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Bikers and Balls event benefits autism group, Portage Food Pantry

WiscNews - 6/24/2019

Jun. 24--A rainy forecast dampened turnout, but about 60 people still showed up to Saddle Ridge Golf Course on Saturday -- rewarded by sunny skies -- to raise money for autism and the Portage Food Pantry for the first annual Bikers and Balls event.

The golf course and on-site restaurant Johnny B's Rolling Smoke organized the fundraiser to fill a space vacated by a now-dissolved breast cancer event, said Liz Bliese, a co-owner of the restaurant. They chose nonprofit organization Navigating Autism as a beneficiary because of its local connection -- its founders live in Portage -- "and then we just thought that the Portage Food Pantry could use help," Bliese said.

Navigating Autism co-founder Ralph Tolzmann expressed gratitude for the donation.

"Liz and John (Bliese) are wonderful people," Tolzmann said. "We come here for their food, and they kind of surprised us with it. They're awesome, and Margie (Druce, owner of Saddle Ridge) with the golfing thing -- that was just a total surprise. It's really awesome."

"Balls" refers to the golf scramble aspect of the event, while "Bikers" refers to the coinciding poker run, in which motorcyclists and others who don't want to golf make stops at four bars and draw cards to make a hand of poker. The person with the best hand wins a prize, Bliese said.

The idea to include a poker run came from one of Navigating Autism's main fundraisers -- a Scrabble run, where instead of cards, motorcyclists collect letter tiles to make words. Tolzmann said he loves riding motorcycles.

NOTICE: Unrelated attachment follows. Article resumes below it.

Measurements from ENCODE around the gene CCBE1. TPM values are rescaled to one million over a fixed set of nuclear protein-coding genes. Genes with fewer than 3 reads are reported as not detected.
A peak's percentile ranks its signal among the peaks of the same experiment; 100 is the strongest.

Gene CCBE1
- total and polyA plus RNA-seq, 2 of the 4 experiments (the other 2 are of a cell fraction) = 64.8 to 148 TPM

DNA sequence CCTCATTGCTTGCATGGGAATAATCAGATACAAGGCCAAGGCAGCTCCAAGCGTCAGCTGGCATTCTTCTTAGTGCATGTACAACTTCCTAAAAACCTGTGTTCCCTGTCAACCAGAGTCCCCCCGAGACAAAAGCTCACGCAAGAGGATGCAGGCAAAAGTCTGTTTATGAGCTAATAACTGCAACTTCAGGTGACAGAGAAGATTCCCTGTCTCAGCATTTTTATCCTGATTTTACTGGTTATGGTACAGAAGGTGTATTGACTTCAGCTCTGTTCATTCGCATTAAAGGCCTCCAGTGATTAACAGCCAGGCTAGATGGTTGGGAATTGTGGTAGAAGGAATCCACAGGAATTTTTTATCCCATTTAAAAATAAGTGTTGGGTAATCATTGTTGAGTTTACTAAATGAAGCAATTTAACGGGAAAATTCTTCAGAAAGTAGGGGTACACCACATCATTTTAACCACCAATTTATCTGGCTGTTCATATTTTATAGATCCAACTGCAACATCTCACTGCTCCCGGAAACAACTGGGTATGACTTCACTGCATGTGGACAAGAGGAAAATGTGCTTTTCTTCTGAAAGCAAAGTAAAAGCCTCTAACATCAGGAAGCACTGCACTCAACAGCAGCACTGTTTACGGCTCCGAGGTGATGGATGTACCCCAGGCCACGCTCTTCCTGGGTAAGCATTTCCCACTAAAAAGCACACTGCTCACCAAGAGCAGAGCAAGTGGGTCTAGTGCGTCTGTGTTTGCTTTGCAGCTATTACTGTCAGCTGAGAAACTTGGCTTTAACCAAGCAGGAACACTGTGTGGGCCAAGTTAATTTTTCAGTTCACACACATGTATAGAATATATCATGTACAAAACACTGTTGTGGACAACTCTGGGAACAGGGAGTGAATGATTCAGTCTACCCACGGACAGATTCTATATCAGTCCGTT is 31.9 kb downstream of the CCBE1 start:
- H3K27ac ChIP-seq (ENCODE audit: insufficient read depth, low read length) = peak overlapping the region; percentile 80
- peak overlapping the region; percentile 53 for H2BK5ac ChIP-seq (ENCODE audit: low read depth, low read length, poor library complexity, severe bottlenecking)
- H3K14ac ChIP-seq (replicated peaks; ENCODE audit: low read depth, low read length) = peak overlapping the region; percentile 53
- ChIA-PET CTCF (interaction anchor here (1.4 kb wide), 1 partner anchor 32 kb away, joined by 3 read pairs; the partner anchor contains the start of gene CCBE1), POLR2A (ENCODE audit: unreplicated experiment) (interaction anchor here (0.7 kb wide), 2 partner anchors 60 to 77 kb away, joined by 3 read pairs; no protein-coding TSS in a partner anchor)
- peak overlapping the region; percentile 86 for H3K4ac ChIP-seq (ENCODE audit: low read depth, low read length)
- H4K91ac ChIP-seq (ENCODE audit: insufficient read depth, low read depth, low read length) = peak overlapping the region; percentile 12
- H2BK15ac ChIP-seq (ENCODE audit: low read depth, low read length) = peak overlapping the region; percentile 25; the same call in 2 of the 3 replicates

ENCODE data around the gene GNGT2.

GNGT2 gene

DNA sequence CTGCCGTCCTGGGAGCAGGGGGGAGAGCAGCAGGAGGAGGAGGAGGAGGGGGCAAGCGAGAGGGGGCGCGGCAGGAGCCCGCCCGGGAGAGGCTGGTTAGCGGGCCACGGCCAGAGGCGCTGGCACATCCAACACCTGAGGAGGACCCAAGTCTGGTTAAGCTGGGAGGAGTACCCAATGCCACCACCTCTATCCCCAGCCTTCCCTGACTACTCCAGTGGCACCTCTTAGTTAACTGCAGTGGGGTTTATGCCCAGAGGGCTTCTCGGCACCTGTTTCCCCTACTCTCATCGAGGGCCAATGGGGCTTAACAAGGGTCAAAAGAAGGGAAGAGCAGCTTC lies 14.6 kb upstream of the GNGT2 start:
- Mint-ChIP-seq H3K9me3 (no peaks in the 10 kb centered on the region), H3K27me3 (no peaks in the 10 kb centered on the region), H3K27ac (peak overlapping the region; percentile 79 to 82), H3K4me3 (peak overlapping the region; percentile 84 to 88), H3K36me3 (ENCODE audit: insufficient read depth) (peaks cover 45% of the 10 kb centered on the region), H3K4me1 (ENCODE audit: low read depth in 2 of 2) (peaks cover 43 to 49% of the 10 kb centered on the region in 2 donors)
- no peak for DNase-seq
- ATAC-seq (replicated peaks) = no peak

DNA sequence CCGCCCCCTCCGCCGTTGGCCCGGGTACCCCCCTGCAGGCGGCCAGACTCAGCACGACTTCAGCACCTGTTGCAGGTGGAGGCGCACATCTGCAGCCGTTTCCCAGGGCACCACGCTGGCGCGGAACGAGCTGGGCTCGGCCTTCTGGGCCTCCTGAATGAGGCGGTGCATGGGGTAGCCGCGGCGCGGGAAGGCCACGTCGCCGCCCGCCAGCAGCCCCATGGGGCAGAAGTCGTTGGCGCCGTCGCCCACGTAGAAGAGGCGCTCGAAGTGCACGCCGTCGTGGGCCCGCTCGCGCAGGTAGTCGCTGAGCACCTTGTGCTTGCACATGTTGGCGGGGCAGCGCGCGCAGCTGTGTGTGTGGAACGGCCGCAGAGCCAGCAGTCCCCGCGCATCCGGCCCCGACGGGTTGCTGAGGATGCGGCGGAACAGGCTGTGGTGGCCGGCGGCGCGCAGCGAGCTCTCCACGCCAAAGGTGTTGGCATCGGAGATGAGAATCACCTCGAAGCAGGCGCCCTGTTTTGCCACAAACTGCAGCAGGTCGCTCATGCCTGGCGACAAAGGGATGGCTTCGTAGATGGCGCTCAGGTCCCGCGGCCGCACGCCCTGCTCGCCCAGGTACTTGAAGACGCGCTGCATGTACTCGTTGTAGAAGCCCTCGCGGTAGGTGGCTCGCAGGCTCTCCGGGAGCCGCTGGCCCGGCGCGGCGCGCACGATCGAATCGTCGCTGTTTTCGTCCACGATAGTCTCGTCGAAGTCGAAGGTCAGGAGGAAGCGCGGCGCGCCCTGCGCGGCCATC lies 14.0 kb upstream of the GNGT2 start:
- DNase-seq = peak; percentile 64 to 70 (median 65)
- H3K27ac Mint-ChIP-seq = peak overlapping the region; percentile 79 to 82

He and his wife, Danielle, founded Navigating Autism in 2009 after their son, now 17, was diagnosed with an autism spectrum disorder.

"There wasn't a lot of things out there that you could really do to find out what autism is all about, what services are available for people, what funds are out there available for people," he said.

So, they decided to create a website that would provide families with resources and information, including definitions of the various terminology.

Funds donated through Bikers and Balls will be used to enhance the Navigating Autism website and fund the organization's efforts, such as hosting informational seminars and classes. The nonprofit also offers scholarships for families to attend Autism Society of Wisconsin conferences, Tolzmann said.

Bliese estimated a total of more than $2,800 was raised for the two organizations.

Businesses sponsored holes for the fundraiser and other items for raffles and a silent auction. Organizers also arranged for live music in the afternoon. Bliese said they're hoping to make it an annual event benefitting different nonprofit organizations.

While she had expected anywhere from 75-100 people to participate Saturday, Tolzmann blamed a bad forecast in the week leading up to the fundraiser for lowering the number of bikers. Fifteen teams of four golfers each attended.

"A smaller turnout for bikes, but the golfing thing has been amazing," he said.

Follow Susan Endres on Twitter @EndresSusan or call her at 745-3506.

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